Author’s Note: “After a retinal tear took me dangerously close to blindness in my right eye, I was instructed to see an ophthalmologist twice a year to ensure the surgical repair that saved my sight was still working. A fair amount of anxiety accompanies each visit. Will everything be ok, will I still be able to write, paint, teach – in other words, do all the things I love? I wrote this essay after one of these visits, when I fantasized a bit about the doctor and how he might approach a story if he were a writer.”
SHE SAYS LEAN FORWARD, and I do what I’m told.
“Stare at the orange light. Don’t look for the flashes, or I’ll have to start the test all over again.”
It’s not easy to keep my eyes fixed, but I follow her instructions and glue my gaze to the small circle in the middle of the screen. I don’t want to do this twice.
Pinpoints of light flash randomly, some larger, some brighter, others fainter and more peripheral, like distant stars. I travel through the galaxies twice a year, always a little nervous about the trip.
Ten years ago, I was reading a book and noticed something was off. I covered my eyes, one then the other, and found the vision in my right eye made the letters bulge and beat like little hearts. A hole in the back of the eye was sucking the words through.
A frightening surgery corrected the retinal tear and prevented blindness. Now I can see well with both eyes. But whenever I look out of my right eye alone, like she’s asking me to do now, I’m reminded of the defect.
“Doctor will be with you shortly.” It’s always good to hear the test is over.
I like Dr. Levine. He wears his inner child on the outside. Intensely curious, probably gifted, ageless. He bounces into a room like the words I try to read when I close my left eye.
“So, what’s new?” he asks. Always the same question. This time, I think, I’ll tell him.
“I’ve been writing.”
Levine looks up from his notes and stares at me as though he’d found an anomaly in the imaging.
“I’ve always wanted to write fiction,” he says, pulling the phoropter toward me. “Chin in the cup, forehead against the bar.”
“Why don’t you try it?”
No answer. He just asks me to lean closer and starts flipping lenses. We’re close enough now to play pass the apple. Too close and too quiet. His silence and intensity remind me that all could turn to shit in an instant.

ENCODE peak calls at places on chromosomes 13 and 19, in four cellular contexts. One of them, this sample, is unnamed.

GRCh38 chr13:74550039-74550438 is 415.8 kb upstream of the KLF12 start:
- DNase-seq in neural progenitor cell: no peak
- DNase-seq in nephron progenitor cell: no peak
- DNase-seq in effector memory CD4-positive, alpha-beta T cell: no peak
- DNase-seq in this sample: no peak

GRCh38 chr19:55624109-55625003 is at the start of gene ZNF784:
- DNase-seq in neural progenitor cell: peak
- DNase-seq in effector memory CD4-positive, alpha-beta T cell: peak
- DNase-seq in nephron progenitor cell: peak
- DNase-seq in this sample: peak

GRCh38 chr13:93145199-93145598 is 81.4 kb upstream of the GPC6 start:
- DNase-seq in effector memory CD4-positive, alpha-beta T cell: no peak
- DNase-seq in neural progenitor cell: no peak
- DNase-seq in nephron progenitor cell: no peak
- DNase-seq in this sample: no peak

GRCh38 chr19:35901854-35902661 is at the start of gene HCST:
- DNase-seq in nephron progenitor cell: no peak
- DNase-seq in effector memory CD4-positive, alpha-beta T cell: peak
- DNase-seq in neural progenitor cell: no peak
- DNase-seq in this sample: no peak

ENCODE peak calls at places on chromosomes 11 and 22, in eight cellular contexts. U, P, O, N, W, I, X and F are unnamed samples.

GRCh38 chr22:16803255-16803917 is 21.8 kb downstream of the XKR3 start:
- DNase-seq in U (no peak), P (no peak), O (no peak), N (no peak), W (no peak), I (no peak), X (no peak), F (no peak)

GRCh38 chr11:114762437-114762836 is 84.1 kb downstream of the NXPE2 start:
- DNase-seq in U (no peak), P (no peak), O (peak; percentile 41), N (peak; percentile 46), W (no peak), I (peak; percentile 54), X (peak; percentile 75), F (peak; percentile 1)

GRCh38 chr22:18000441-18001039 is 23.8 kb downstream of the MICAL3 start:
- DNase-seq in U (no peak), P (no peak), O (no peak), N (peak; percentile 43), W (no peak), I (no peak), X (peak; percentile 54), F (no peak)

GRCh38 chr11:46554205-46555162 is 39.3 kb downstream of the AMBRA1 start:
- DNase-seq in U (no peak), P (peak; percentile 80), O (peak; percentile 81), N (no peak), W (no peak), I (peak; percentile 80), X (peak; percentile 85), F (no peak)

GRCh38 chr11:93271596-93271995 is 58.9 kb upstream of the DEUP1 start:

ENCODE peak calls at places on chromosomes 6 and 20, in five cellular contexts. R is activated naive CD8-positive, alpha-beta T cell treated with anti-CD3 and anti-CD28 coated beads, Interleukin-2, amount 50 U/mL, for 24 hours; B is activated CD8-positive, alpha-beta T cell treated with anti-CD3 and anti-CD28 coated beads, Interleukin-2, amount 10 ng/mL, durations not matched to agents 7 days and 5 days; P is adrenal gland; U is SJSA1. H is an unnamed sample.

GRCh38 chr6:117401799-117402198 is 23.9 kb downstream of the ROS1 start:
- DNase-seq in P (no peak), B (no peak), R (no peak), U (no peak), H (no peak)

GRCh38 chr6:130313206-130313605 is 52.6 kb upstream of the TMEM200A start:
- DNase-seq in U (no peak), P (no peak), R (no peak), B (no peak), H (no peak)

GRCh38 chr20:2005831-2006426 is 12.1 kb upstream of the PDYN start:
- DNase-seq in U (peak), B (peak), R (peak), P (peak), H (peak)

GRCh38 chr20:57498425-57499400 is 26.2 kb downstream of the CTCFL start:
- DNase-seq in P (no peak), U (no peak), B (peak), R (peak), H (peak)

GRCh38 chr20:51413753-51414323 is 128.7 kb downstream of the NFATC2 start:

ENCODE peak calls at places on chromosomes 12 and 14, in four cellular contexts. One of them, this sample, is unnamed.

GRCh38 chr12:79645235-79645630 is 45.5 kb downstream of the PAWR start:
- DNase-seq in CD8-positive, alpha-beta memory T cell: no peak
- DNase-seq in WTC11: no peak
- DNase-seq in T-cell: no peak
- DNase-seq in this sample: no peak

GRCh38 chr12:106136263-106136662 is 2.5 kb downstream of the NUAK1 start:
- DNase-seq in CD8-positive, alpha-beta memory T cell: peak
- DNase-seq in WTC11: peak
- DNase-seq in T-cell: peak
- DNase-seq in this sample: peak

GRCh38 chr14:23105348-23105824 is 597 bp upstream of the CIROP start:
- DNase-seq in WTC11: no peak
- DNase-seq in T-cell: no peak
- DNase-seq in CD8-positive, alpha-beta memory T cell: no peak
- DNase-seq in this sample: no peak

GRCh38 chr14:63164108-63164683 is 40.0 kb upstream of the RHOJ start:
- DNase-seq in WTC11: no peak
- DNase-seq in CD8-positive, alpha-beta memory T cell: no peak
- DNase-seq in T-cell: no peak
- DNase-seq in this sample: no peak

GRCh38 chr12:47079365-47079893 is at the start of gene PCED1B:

I distract myself wondering how he’d tackle the act of writing. Oh, yeah, I can see him doing it. Commandeering the visual field tester, taking the sum of all those eyeballs and floating into their spidery redness like an astronaut. Entering the unknown confidently and as quickly as the door slam of anesthesia. He would be lyrical and bold.
I stare into the hot light, one eye then the next. What will he find this time? I feel my muscles stiffen. He swings the phoropter away. He knows something I don’t. What will he do with it? Write a story? Will it have a happy ending?
He takes an overly long pause⎯already a writer, I think, deftly employing suspense to intensify the moment⎯before sharing the news.
Michele Rappoport is a writer and artist who divides her time between Arizona and a hill on the western slope in Colorado. Her writing and artwork have been published or are forthcoming in Delmarva Review, High Desert Journal, Right Hand Pointing and The Centifictionist. Michele also holds a certification in small animal massage and teaches basic calming techniques to volunteers at animal shelters.
Delmarva Review is a national literary journal with strong regional roots. It publishes compelling new creative nonfiction, poetry, and fiction selected from thousands of submissions annually. As a result, the authors may be well established, or they may be students seeking discovery with their first significant publication. The Review is an independent, 501(c)(3) nonprofit publication supported by individual contributions and a grant from the Talbot County Arts Council with funds from the Maryland State Arts Council. It is sold in paperback and electronic editions at Amazon.com and other online booksellers and at specialty regional bookstores. See the website for information: DelmarvaReview.org.